Synopsis–In an increasingly interconnected world, manufacturing has been transformed into a series of dependent processes across countries, which together form large GSCs. With GSCs slowly shifting towards the East, and due to constantly evolving geopolitical dynamics, there’s a great chance for India to capture certain segments by leveraging its strengths.
Indian manufacturing has long suffered because of its inability to scale up. India has been slow at adopting new technologies, and often been unable to gain an early mover’s advantage. As much as 70% of its exports are in the traditional segments, for which the world market has shrunk to about 30%. India should, instead, focus on sunrise segments, where there is an ample scope to grow and build a high market share.
India’s manufacturing companies must become an integral part of global supply chains (GSCs) by focusing on cutting-edge technology sectors. If India has to grow at high rates for the next three decades, it needs to focus on building a strong manufacturing base with global champions capable of producing for the world. Nearly all the countries that have transitioned from low to high per-capita income have managed this shift on the back of manufacturing and export-led growth.
The new Production-Linked Incentive (PLI) scheme is a game changer in this regard. It seeks to bring size and scale to India’s manufacturing capabilities and exports in key sectors, while creating and nurturing global champions. It incentivises increasingly enhanced production for a limited number of eligible anchor entities within a limited timeframe. The scheme is expected to generate an incremental production of $520 billion over its predefined timeline of five years.
Given that PLI has pre-committed levels of investment and production, and that it is time-bound, it cannot be labelled as either an investment or a subsidy scheme. It is different due to its clear mandate of selecting only the most eligible sectors that can attract maximum investments and scale rapidly to provide maximum returns in terms of incremental production, employment generation and exports. Also, it specifically avoids the risk of spreading available resources thinly — a mistake that prevented the Merchandise Exports from India Scheme (MEIS) from providing the expected boost to Indian exports.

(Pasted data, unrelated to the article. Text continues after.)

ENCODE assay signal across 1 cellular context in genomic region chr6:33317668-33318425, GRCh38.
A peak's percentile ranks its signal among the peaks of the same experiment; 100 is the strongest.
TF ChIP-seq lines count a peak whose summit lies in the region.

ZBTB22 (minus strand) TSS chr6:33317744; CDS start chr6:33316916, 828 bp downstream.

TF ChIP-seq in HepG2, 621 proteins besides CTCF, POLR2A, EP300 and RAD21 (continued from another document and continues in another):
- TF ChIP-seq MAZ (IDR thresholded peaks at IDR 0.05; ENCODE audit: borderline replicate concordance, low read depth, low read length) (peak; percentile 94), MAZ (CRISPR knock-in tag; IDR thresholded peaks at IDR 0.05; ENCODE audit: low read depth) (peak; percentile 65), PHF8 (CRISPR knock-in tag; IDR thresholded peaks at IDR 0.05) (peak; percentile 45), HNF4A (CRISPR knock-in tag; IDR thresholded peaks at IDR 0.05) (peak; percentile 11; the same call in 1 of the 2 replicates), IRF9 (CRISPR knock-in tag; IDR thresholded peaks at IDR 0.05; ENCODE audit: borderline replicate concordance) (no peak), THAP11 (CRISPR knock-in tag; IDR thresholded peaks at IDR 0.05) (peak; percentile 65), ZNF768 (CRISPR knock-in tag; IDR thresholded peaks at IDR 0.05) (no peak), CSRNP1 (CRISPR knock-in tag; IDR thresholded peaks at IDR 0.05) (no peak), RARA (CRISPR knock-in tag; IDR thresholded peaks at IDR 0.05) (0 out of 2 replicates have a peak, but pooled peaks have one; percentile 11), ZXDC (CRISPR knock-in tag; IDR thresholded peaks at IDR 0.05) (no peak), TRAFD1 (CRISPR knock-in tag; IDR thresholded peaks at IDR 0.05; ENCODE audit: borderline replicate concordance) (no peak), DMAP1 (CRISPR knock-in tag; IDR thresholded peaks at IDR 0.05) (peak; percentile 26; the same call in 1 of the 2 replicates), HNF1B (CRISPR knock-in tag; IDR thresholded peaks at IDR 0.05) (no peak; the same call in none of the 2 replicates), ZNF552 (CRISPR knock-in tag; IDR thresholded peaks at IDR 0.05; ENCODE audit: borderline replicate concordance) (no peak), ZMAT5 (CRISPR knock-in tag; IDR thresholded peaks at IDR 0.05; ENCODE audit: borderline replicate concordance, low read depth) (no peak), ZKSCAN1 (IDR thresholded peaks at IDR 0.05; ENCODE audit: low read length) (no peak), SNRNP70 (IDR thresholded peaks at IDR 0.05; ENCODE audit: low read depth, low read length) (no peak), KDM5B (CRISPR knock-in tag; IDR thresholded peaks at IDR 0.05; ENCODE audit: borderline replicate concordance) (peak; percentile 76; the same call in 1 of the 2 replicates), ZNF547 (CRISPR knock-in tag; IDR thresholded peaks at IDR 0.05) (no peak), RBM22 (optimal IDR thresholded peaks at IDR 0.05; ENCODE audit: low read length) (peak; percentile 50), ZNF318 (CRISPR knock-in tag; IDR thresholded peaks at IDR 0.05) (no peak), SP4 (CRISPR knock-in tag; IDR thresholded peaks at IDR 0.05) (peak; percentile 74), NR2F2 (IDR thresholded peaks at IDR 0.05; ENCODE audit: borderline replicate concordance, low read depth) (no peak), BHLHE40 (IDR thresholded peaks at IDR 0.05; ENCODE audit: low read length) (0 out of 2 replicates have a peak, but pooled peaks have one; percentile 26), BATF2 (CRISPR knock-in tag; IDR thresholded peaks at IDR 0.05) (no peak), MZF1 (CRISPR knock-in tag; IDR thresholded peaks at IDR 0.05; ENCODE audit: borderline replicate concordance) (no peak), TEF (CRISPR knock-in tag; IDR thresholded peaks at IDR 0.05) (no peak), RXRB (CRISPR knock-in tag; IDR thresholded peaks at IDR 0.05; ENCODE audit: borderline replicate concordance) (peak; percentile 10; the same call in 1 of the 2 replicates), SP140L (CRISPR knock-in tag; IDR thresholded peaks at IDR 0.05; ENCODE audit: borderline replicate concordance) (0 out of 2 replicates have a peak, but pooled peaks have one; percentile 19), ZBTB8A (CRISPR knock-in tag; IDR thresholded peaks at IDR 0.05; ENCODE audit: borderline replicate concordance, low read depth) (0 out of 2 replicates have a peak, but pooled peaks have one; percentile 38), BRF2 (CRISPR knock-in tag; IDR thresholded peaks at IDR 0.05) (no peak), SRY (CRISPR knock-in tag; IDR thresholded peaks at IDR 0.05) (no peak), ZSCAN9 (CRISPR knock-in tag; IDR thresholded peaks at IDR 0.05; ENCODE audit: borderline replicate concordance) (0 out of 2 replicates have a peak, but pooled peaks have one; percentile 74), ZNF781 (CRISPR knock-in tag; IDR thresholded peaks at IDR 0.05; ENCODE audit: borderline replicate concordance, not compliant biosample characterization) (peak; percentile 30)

With a focus on building a strong manufacturing segment, PLI is designed to identify and support upcoming technologies that are indicative of the largest economic opportunities of the next few decades. These include advance chemistry cell batteries, electronic and technology products, and solar photovoltaic modules. Robust large-scale manufacturing set-ups in these segments are essential for taking on Asian competitors that have made strong progress. These three sectors have an equally crucial role in bringing rural India into the mainstream grid of continuous electricity and high-speed digital connectivity.
Manufacturing in sectors such as automobile and auto components, pharmaceuticals, telecommunications, white goods and steel is rapidly becoming globally interconnected. These sectors are also important in terms of their strategic importance, contribution to GDP and employment-generation potential.
Finally, PLI aims to generate big-scale employment by focusing on the development of labour-intensive sectors such as food processing and textiles. The current export basket of these two segments consists of a large volume of low-value products. Encouraging large manufacturers to bring technology and build capabilities for high-value output is likely to rectify the situation by providing higher returns to upstream producers. It will also enable an increase in exports.
Beneficiaries of the PLI scheme are shortlisted on the basis of their commitment towards achieving scale, while meeting other specified performance parameters, such as minimum investments and minimum incremental production growth. The scheme is fully self-sustaining as the benefit is given to the selected company only after investment and production have taken place in India.
In an increasingly interconnected world, manufacturing has been transformed into a series of dependent processes across countries, which together form large GSCs. With GSCs slowly shifting towards the East, and due to constantly evolving geopolitical dynamics, there is a great opportunity for India to capture certain segments by leveraging its strengths and with dedicated support from GoI.
Kant is CEO, and Patil is public policy consultant, NITI Aayog
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